Crowd’s going Southbound 49’s way

by Jordan Green

Southbound 49 plays “Slingin’ Mud” at Plum Krazy’s Too in Kernersville on Nov. 16. (video shot by Jordan Green)

Pick a venue, pick a band. Something is going on in the Triad on any given Friday night. A band playing familiar songs. Couples cradling each other at the bar. Workaday women cutting loose on the dance floor, casting significant glances in a pantomime of courtship, and draining opaque plastic whiskey cups.

The indie rock scene is provincial and elitist, smug in its rigid conventions, risking nothing with songs that are not meant to connect at any level of authentic emotion, little performance rituals that are safe in their nearly total detachment. Give me a cover band. Bring me joy and catharsis.

Those are the goods delivered by Southbound 49, a group of Asheboro buddies who have grown from boyhood to manhood together, who dream of penning and performing original songs but slog through Skynyrd, Bob Seger and Black Crowes covers custom made to effectuate the release demanded by the audience.

A small crowd gathers at the cocktail tables situated across a wooden dance floor from the stage at this hospitable biker bar just off Business 40 in Kernersville. It’s an airy room with an adjacent section lined with pool tables and the whole joint anchored by a horseshoe bar. Plum Krazy’s Too, an offshoot of its more established cousin in Greensboro, opened about four and a half months ago. The facility was previously occupied by a bar with a less savory reputation, proprietor Frank Fiore says, and originally it was a Western Sizzler. Soaring oak joists give the place the look of an alpine ski lodge; it’s easy to imagine the cocktail tables replaced by booths, and plates of breaded pork chops and white gravy drawing the crowds instead of sweating longnecks of Bud Light and Heineken.

“We have a great following, a lot of loyal fans,” says bass player Ryan West of his band. The group is named after a roadway that traverses their native Randolph County on which lies the community center where the band played its first gig and on which drummer Chris Allen’s brother was killed in a traffic accident.

“If we had started anyplace else I would question whether we would make it this far as a local band,” West says.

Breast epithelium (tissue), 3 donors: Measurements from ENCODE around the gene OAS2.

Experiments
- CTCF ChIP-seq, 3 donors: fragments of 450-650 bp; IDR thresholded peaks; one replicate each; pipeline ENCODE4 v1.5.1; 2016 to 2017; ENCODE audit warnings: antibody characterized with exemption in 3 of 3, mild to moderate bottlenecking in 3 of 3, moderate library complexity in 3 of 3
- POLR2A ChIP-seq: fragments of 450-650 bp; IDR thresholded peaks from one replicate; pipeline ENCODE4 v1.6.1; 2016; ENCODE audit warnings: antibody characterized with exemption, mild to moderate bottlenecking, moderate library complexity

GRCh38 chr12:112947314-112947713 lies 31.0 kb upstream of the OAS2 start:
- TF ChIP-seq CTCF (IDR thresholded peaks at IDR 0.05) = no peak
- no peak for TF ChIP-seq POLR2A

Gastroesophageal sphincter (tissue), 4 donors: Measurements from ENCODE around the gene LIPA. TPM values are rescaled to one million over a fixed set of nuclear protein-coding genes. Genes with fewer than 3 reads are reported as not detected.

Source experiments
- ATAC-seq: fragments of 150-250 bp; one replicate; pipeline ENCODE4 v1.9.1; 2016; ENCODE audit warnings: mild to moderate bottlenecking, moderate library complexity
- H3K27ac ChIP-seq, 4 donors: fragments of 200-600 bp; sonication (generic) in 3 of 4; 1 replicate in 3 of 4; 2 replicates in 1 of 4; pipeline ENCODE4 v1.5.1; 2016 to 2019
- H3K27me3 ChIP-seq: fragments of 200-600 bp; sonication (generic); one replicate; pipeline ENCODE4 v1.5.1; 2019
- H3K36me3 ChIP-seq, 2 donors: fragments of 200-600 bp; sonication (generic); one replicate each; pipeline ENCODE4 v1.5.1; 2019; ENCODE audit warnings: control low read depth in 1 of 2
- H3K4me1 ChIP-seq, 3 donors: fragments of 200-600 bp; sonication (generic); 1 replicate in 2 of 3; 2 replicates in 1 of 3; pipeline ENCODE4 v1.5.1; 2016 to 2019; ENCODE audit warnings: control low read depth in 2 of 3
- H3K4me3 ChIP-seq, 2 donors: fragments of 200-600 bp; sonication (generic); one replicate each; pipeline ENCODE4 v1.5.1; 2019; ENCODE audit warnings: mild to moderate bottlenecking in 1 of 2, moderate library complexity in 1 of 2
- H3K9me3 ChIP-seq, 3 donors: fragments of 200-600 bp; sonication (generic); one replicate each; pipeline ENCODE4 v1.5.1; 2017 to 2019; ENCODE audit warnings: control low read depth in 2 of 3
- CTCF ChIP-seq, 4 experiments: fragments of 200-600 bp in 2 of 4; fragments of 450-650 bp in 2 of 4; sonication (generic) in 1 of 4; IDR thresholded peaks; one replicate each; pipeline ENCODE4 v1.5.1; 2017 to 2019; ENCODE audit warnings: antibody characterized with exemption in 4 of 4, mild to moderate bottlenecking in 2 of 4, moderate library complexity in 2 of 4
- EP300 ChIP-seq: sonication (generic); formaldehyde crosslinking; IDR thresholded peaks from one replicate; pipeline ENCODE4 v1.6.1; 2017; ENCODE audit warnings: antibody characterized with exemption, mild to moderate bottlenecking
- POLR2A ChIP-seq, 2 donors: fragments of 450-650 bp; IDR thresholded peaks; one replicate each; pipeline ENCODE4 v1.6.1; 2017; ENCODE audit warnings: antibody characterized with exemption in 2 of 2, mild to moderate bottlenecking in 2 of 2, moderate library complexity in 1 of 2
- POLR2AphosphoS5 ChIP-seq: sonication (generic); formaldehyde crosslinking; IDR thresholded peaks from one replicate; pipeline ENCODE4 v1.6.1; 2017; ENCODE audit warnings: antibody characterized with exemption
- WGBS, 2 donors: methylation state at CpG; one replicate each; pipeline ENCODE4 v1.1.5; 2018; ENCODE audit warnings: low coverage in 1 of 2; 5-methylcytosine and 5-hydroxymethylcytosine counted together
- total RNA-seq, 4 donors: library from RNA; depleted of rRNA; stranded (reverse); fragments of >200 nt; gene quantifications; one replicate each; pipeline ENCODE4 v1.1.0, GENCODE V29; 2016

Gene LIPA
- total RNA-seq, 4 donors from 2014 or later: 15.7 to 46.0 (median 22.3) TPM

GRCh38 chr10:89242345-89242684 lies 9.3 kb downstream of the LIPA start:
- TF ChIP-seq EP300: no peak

Southbound 49 has one original song, “Slingin’ Mud” – about partying in the woods – in its repertoire.

“I guess it’s the reputation you build playing cover songs,” West says. “If you try to play an original in a club like this, if you start playing too many originals you run people away.”

MySpace has emboldened the band since it provides a platform to showcase original songs and bypass the roadhouses. Lyrical duties will likely fall to singer Heath Wilson, who works at a Toyota parts store in Asheboro, and keyboardist Eric McCain, an employee of Lowe’s Foods in Archdale.

“I think when we do write a song we want to write true stories, stuff that’s happened to people we know,” West says, adding, “Eric is a great poet for the deep songs about life. Eric has a great way of putting those words into a song. Everybody will try to write but I think the songs we’ll end up using will be Eric’s and Heath’s.”

It’s after 10 p.m. and the crowd is still thin, but the management is anxious to get the show underway, so the band gladly accommodates.

They run through a string of rockin’ Nashville hot country hits interspersed with Bob Seger and Lynyrd Skynyrd classics. The songs sparkle with flirtation and energy. Wilson prowls the dance floor with a portable mic, slinking up to the single women on the dance floor before breaking away. Singer and dancers, they cock hips and wag fingers at each other in mock reproach. When the energy seems to flag, Wilson launches a backflip off the stage lip.

The guitar playing of Adam West and Brian Ingold – both of them veteran metal musicians and the former the brother of the bass player – drives the largely country repertoire like an old-school Detroit muscle car. McCain’s keyboard playing lends the music and soulful quality and Allen’s steady thwack accents the music.

“I think that’s the main reason people like us,” Wilson says at the end of the set. “We get out and talk to people. We’re friendly.”

Ryan West muses about the vast possibilities of artistic exploration set against the constraints of market demand. He’s a big fan of Mike Watt, the burly bass player who helped found the avant-punk-folk unit the Minutemen in the early 1980s.

“I love jazz too,” he says. “Max Roach – he was a drummer, and I can see myself playing drums. Charles Mingus, a bass player. Charlie Parker, my God.”

Then he pauses.

“I think I stuck with this so long because we get along so good,” he says. “The biggest problem we have is trying to figure out where to eat.”

To comment on this story, e-mail Jordan Green at